5 Potty Training Must-Do’s Before You Start
1.) Set out potty training chairs early.
Put potty chairs out about the time that your baby can walk. Yes, really! If you have a large house, be sure to have two (in different rooms in the house or one upstairs/one downstairs). Let baby play with the chair, practice sitting, etc. so they satisfy their need to explore this new “toy” – let them explore, but never force them to use it for going potty early on!
Why: This helps potty chairs become a normal part of your child’s space and home early so it’s not such a big deal when they are ready to use one for it’s intended purpose – to sit and to pee!
2.) Notice when your child is going potty in their diaper.
Learn what expressions they use, if they pause before they pee in their diapers, if they hold themselves, if they find a place to hide to poop or pee…just observe everything they do and then check their diaper when you think they have peed or pooped. If they have, remember what they did right beforehand to learn their patterns AND write it down!
Why: Learning their cues gives you a good sense of how to potty train them. Instead of guessing when they need to go, you are learning their cues to anticipate when they are going potty (each child has different cues!).
For example, my son pauses and looks at me with a pretty stern face right before he pees in his diaper. On the other hand, he crouches and plays with a toy when he poops (sorry, son, the people need to know!). This all helps me anticipate when it’s going to happen, so I can say, “It looks like you are trying to do (x)…would you like to go to the potty?” which leads to me to my next tip…
3.) Tell them what you observe.
When you see those cues that they are peeing or pooping, ask them questions like, “I see you’re crouching. Is it time to poop?” or “Can you feel the pee pee coming right now?” Use whatever language you are comfortable with in your house.
Why: We want to start associating language with what their body is doing so that they can learn to act (go sit on the potty) when they are older. These verbal observations and discussions help kids learn that it’s okay for people to notice and to talk about them going potty, too. Hopefully, they’ll learn not to try and hide or walk away from you when they go potty as that can be a frustrating pattern.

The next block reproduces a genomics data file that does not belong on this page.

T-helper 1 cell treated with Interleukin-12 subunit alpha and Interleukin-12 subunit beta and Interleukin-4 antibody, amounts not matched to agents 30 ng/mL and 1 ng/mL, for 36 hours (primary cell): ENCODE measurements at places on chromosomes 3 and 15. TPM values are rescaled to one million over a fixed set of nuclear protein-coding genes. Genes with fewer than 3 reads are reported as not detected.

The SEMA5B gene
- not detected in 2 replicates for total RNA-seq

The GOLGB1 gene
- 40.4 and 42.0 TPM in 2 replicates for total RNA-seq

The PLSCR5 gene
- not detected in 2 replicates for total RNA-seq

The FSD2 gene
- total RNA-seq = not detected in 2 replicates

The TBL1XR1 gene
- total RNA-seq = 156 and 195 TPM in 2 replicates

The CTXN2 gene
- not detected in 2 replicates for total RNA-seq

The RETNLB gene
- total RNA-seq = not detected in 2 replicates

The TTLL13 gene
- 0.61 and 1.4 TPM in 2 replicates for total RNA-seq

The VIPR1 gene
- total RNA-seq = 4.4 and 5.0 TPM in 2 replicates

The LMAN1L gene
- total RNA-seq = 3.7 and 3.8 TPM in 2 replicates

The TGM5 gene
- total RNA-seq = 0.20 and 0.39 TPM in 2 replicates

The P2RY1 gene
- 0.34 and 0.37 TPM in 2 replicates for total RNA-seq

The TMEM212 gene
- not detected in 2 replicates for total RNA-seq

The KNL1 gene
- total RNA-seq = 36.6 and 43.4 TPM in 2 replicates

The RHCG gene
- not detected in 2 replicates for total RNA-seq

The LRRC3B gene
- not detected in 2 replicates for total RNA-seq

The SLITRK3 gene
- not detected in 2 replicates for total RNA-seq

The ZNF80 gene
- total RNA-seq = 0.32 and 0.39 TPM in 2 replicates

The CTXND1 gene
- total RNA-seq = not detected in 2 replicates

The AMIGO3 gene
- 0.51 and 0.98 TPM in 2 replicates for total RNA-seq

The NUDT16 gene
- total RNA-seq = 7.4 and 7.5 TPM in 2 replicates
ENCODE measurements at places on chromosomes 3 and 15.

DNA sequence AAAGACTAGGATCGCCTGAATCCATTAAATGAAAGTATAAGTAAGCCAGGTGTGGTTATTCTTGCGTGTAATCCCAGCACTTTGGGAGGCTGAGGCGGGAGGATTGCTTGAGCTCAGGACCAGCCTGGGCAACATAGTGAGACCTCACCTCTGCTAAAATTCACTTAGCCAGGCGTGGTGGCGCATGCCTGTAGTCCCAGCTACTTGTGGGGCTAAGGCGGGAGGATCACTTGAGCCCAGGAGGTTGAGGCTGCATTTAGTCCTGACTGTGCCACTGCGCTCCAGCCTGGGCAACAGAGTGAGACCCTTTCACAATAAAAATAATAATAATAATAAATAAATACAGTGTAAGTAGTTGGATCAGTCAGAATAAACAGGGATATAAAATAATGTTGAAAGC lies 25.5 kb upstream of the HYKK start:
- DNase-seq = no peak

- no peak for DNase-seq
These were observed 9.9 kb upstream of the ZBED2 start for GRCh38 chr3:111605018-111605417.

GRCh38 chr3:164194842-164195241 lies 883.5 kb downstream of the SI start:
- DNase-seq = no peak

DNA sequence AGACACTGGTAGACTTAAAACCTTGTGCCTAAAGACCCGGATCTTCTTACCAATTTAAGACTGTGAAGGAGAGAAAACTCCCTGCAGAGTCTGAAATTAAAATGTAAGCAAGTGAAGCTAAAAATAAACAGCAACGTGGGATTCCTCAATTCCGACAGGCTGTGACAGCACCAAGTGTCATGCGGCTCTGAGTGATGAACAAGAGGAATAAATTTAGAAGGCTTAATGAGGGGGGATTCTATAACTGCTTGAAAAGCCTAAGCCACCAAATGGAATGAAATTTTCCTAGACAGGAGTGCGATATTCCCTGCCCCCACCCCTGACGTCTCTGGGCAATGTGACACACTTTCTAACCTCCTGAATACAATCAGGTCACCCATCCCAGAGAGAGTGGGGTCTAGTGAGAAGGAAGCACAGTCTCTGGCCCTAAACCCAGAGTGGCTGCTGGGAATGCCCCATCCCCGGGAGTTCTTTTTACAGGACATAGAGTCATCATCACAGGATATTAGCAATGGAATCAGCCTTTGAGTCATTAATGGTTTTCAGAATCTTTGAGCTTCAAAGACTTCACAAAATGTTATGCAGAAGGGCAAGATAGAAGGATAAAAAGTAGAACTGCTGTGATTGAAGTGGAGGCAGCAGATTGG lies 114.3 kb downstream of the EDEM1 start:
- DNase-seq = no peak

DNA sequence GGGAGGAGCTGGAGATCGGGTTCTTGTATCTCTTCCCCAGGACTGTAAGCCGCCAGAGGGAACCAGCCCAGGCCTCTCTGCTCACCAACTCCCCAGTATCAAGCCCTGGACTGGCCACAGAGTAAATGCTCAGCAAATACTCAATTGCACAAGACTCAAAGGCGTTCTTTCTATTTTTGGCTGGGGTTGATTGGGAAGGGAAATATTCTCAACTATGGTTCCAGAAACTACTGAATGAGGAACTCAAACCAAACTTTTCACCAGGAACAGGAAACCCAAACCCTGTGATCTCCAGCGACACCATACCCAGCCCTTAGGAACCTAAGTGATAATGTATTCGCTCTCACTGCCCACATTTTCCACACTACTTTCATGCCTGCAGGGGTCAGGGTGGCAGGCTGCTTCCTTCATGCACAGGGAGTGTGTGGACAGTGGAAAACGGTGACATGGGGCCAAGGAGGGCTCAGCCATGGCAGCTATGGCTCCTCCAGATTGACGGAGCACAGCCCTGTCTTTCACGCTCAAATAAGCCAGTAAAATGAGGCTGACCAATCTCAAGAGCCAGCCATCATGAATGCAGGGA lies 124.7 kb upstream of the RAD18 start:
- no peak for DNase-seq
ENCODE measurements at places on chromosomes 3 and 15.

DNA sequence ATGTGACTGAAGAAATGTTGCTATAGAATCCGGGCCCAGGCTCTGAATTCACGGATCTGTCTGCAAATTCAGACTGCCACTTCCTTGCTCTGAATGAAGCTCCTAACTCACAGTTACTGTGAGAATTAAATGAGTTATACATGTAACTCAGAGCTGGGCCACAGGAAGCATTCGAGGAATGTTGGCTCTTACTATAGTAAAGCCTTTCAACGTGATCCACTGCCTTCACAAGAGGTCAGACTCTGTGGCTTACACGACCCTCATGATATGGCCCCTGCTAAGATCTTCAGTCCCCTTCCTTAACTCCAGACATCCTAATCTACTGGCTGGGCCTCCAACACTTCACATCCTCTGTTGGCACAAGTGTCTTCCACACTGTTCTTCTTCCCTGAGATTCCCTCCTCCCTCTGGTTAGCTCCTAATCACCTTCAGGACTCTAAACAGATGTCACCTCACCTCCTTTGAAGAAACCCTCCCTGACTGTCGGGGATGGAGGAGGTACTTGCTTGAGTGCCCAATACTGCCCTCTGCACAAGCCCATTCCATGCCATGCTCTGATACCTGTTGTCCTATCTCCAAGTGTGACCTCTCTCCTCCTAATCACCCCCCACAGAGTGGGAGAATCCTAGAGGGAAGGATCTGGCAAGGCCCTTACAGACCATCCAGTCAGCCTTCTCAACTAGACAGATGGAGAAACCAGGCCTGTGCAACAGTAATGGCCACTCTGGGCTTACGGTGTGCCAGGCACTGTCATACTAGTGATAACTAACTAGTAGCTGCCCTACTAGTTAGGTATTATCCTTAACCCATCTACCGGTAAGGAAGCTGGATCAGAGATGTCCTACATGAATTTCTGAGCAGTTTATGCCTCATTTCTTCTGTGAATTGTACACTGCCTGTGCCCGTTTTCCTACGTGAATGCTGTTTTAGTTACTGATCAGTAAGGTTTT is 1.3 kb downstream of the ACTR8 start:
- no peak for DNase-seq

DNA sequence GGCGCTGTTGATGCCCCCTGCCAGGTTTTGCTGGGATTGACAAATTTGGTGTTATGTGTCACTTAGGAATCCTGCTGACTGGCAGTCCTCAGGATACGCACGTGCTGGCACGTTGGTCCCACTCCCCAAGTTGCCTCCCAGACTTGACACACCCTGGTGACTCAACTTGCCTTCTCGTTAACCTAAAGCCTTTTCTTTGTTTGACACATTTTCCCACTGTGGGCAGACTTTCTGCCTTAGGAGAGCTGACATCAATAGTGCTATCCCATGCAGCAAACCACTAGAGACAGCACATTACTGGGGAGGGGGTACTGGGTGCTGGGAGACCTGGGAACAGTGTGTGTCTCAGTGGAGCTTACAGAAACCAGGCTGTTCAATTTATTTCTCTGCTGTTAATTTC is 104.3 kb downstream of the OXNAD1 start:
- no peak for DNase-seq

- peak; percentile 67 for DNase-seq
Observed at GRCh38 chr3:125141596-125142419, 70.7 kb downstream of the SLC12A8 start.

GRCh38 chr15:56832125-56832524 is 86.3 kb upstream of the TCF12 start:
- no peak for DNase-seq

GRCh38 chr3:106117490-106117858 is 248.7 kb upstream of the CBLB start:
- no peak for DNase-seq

4.) Role model.
Kids love to do what you do, especially when they are young, so invite them to go to the bathroom when you do. Say something like, “I’m off to use the potty now, do you want to join me?” You can invite them to sit while you go potty, but never force. They act of going to the potty with you and watching is enough for now.
Why: Watching you is a way for them to learn what to do!
5.) Practice pulling up clothes.
This is a tip that I learned from my daughter’s child care: while you are changing a child’s diaper, encourage them to help you pull up their shorts or pants after you change their diaper. They won’t be able to do it on their own yet because they don’t have the coordination or motor skills, but say something like, “Can you help me pull up your shorts?” or “Let’s pull up your shorts now that we are done changing you.” See if they can reach down towards their shorts and touch the fabric. Talk through how to pull them up as you do it for them like, “See, we are pulling your shorts up because we are done changing your diaper.”
Why: Verbalizing is a way to scaffold little ones towards doing it themselves so that THEY can do it instead of YOU reminding them all of the time.
Why this approach?
Because it teaches kids to potty train themselves!!
I am NOT the Mom that wants to remind my kids over and over to go to the bathroom. This approach may take longer, but kids learn to go on their own without help from me and that’s a win in my book!.
Need it to go Faster?
Then the book that my friend Becky wrote might be for you. Her approach to potty training in a weekend has worked for all four of her kids!
Check out this ebook to potty train in a weekend! (affiliate link)